Akrum Wadley putting in the work so far in 2017

It's only two games, but Hawkeyes running back among B1G leaders in touches

Iowa Hawkeyes running back Akrum Wadley (25) pushes away from Iowa State Cyclones defensive back Brian Peavy (10) during the first half of their college football game at Jack Trice Stadium in Ames, Iowa, on Saturday, Sept. 9, 2017. (Jim Slosiarek/The Gazette)
Iowa Hawkeyes running back Akrum Wadley (25) pushes away from Iowa State Cyclones defensive back Brian Peavy (10) during the first half of their college football game at Jack Trice Stadium in Ames, Iowa, on Saturday, Sept. 9, 2017. (Jim Slosiarek/The Gazette)

IOWA CITY — Akrum Wadley wants the ball. Iowa needs him to touch the ball. The first two games have been a bonanza that way.

In week 1 against Wyoming, Wadley gained 116 yards on 24 carries, more carries than he had in any game last season and the second most of his career. Last week, Wadley gained 118 yards on a career-high 28 carries.

Maybe the bonanza throttles down this week when the Hawkeyes (2-0) play host to North Texas (1-1).

“Yeah, first week wasn’t that bad,” Iowa head coach Kirk Ferentz said. “Saturday (against Iowa State) is probably a little heavier than we like, but we’ll try to balance that out a little bit, and there’s no reason we can’t. We’ve got other guys that are doing a really good job. So, we’ve got to watch that a little bit.”

You certainly noticed last week that Wadley was replaced on kick return by freshman running back Ivory Kelly-Martin. That’s part of watching that a little bit.

After Wyoming, Wadley admitted to some soreness. In the wake of the Hawkeyes’ 44-41 overtime victory in Ames, no mention of soreness. That 46-yard catch-and-run on which Wadley tied the game with 1:09 left is probably much better than any ice bath.

But what does this much work for Wadley really say? Remember, Wadley went two games in 2015 with no carries because of a fumble in the opener. It’s pretty clear what Wadley’s workload says.

“They’ve got a lot of trust in me,” Wadley said.

That is crystal clear.


It’s only two weeks, but Wadley does lead the Big Ten in “touches” from scrimmage (carries and receptions) with 56, just one ahead of Minnesota running back Rodney Smith. Wadley trails Smith for the conference lead in carries by one (53 to 52). In touches for all-purpose yards (rushes, receptions and returns), Wadley leads the conference with 60 and he’s No. 2 in the league with 203.0 all-purpose yards in Iowa’s first two games.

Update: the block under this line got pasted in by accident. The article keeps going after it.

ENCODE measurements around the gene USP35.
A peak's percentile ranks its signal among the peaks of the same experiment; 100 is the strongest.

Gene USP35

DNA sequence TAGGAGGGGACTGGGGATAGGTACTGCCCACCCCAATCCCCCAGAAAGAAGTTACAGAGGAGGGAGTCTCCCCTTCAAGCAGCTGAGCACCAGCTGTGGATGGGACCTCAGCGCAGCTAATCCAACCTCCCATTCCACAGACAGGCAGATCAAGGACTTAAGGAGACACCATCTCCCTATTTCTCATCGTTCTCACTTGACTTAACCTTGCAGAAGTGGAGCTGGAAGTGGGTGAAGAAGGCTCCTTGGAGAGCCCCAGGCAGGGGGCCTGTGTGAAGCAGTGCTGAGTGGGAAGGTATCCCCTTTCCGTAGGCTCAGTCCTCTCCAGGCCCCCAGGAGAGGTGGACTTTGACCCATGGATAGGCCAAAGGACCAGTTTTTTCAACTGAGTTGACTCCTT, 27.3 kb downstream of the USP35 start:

You don’t get the ball if you don’t produce. In the closing minutes against Wyoming, Iowa needed to drain the last 4 1/2 minutes off the clock. Wadley carried five consecutive times, Iowa got a first down and Wyoming didn’t see another possession.

Against Iowa State last week, the Hawkeyes trailed 38-31 with less than two minutes left. Quarterback Nate Stanley checked down to Wadley on the 46-yard TD. Wadley showed speed, elusiveness, patience and muscle, running away from linebackers, finding the sideline, making a cut off a block from wide receiver Nick Easley before powering through a pair of defenders and over the goal line.

“It’s just special,” Stanley said. “You can’t help but say wow sometimes. He’s just a great athlete, great player, great person. When he does something special like that, it makes you kind of want to drop your jaw, but he does it daily. He’s just a special player.”

Iowa coaches want to keep him special. So, kick returns have been edited out, at least for now. Of course, Wadley still wants that job.

“You get in a game like that (the Iowa State game) and you have to do whatever you’ve got to do, and he wasn’t complaining,” Ferentz said. “I didn’t hear him say one word about it.

“He wants to carry the ball and he wants to catch it, and he wants to help the team, but we have to, as adults, we have to see the big picture here and be smart about things.”

Wadley didn’t return kicks in 2015 or 2016. He also wasn’t the primary back in 2015 and so he ended that season with 89 touches (83 carries, six receptions). Last season, Wadley shared the running back role with LeShun Daniels and carried 168 times along with 36 receptions (204 total touches).

With 52 carries, four receptions and four kick returns, Wadley is up to 60 touches this season.


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This isn’t breaking news, but you’re going to see more carries for the other running backs in the coming weeks. Iowa brought in senior James Butler as a graduate transfer this summer. Butler has seen 20 carries (for 84 yards) in the first two games. Ferentz was asked about Toren Young, a 220-pound redshirt freshman, this week.

“I said something the other day I wanted him to make sure that we knew he’s really been practicing really well,” Ferentz said. “It just hasn’t worked out to get him in there, but we will at some point. This is a good situation right now. If James Butler weren’t on the team, he’d be getting a lot more work, but we’ll get there at some point. We’ve got a lot more football in front of us and he’s going to help us.”

Wadley knows the other running backs will get theirs. He’s totally cool with this.

“James had an explosive play last week,” Wadley said. “He caught one out of the backfield, broke like two or three tackles. He went beast mode. He needs to play more and we’re going to make that happen.”

There’s also the fact that Wadley weighs in between 190 and 195. In the discussion on Wadley and kick return, Ferentz said he doesn’t believe in “pitch counts” for players, but he must be listening to someone or Wadley probably still would be returning kicks.

Wadley wore a white wrap on his knee during interviews Tuesday. No biggie, he said. He did have knee surgery in January, but all is well.

“That’s for fashion,” he said. “I’m fine.”

l Comments: (319) 398-8256; marc.morehouse@thegazette.com



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